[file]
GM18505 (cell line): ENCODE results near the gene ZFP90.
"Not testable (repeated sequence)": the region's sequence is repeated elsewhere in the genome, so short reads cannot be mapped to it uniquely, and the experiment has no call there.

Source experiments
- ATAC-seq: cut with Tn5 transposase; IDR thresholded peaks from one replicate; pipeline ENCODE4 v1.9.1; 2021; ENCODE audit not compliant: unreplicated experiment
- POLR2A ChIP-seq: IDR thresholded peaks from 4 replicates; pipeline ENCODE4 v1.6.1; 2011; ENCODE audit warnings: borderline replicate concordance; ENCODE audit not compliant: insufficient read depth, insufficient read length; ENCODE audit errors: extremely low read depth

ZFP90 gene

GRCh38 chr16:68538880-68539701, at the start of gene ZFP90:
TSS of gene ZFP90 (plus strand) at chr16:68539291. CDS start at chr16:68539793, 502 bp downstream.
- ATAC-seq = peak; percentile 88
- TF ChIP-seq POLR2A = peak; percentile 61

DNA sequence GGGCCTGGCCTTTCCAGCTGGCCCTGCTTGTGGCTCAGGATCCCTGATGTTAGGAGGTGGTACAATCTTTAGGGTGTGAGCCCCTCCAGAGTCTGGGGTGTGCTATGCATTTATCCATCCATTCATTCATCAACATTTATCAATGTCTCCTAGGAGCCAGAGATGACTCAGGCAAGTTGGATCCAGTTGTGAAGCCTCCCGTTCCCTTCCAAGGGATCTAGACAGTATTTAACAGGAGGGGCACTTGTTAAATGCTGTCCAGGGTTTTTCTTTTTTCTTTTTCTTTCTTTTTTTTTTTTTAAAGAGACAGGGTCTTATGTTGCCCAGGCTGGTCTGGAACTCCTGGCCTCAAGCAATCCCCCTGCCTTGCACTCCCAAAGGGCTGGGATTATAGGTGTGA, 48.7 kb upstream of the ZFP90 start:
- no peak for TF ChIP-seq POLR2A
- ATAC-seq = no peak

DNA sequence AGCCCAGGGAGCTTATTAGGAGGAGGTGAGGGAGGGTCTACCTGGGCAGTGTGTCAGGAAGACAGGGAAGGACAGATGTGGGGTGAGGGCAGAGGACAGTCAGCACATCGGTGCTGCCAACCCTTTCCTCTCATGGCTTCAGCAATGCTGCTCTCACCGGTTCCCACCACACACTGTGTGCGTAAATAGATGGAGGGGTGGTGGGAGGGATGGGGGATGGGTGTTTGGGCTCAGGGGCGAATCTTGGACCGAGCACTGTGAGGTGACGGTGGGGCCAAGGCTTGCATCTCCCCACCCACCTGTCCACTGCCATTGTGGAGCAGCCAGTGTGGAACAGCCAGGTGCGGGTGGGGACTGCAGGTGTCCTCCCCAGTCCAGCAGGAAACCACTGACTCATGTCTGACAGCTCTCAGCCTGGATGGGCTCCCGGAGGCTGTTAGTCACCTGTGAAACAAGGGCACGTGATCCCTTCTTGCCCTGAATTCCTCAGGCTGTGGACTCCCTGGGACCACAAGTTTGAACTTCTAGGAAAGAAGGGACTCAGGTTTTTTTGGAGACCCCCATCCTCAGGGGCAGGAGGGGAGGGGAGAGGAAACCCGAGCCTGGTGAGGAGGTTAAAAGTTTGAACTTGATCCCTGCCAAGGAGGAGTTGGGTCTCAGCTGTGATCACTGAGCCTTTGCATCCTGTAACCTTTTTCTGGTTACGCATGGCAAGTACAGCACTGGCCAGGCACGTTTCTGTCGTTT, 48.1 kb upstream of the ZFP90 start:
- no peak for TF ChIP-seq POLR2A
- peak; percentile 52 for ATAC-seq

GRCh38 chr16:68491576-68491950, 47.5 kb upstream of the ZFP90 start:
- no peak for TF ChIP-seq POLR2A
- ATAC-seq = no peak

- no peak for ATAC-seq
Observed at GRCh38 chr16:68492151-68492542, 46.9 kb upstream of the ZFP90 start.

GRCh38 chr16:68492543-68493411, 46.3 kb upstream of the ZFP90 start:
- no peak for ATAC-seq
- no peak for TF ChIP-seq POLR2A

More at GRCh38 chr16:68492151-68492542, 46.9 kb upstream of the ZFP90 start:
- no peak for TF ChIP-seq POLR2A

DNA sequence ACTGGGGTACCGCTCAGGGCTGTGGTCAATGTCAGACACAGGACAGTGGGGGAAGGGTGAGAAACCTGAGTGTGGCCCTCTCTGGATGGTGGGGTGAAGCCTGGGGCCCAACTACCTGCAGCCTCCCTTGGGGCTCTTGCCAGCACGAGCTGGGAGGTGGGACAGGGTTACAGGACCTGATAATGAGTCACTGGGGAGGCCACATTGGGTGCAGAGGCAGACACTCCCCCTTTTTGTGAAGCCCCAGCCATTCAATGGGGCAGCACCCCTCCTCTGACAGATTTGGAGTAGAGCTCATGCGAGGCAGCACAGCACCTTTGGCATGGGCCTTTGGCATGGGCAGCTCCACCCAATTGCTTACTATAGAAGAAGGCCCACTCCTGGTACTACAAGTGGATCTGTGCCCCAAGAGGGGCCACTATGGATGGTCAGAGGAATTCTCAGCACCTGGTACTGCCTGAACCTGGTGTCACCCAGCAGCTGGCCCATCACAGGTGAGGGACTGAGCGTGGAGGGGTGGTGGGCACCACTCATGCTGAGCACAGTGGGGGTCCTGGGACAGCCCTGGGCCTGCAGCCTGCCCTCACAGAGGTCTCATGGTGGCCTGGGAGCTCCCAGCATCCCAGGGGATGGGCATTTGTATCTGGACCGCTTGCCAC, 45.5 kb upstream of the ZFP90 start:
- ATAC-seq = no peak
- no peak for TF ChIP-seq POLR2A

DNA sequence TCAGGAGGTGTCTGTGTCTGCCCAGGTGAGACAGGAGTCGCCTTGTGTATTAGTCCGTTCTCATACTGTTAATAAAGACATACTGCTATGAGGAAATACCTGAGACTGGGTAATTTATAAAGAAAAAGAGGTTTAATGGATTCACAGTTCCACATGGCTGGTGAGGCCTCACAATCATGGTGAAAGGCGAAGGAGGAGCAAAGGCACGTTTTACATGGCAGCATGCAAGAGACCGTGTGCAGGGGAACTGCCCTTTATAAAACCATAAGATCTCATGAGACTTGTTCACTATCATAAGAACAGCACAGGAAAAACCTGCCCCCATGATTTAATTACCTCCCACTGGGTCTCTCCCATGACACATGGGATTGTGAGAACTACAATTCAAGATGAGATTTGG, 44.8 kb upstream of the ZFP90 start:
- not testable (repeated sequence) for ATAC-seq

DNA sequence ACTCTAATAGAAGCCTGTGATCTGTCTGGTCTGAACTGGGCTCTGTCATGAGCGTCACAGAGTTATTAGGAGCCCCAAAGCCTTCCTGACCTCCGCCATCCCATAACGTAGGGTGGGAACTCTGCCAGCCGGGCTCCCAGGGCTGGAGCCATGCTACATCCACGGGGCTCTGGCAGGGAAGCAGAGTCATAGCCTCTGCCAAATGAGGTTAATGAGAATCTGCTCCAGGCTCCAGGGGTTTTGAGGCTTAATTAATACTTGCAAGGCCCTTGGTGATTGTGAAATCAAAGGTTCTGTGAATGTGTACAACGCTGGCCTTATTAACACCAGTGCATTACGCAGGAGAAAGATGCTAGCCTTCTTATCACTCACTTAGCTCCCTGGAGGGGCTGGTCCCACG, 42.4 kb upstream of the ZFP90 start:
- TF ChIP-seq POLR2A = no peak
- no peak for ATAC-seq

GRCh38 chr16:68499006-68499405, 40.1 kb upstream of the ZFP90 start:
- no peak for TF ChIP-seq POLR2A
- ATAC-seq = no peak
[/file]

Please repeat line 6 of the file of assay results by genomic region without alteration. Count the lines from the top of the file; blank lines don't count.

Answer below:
ZFP90 gene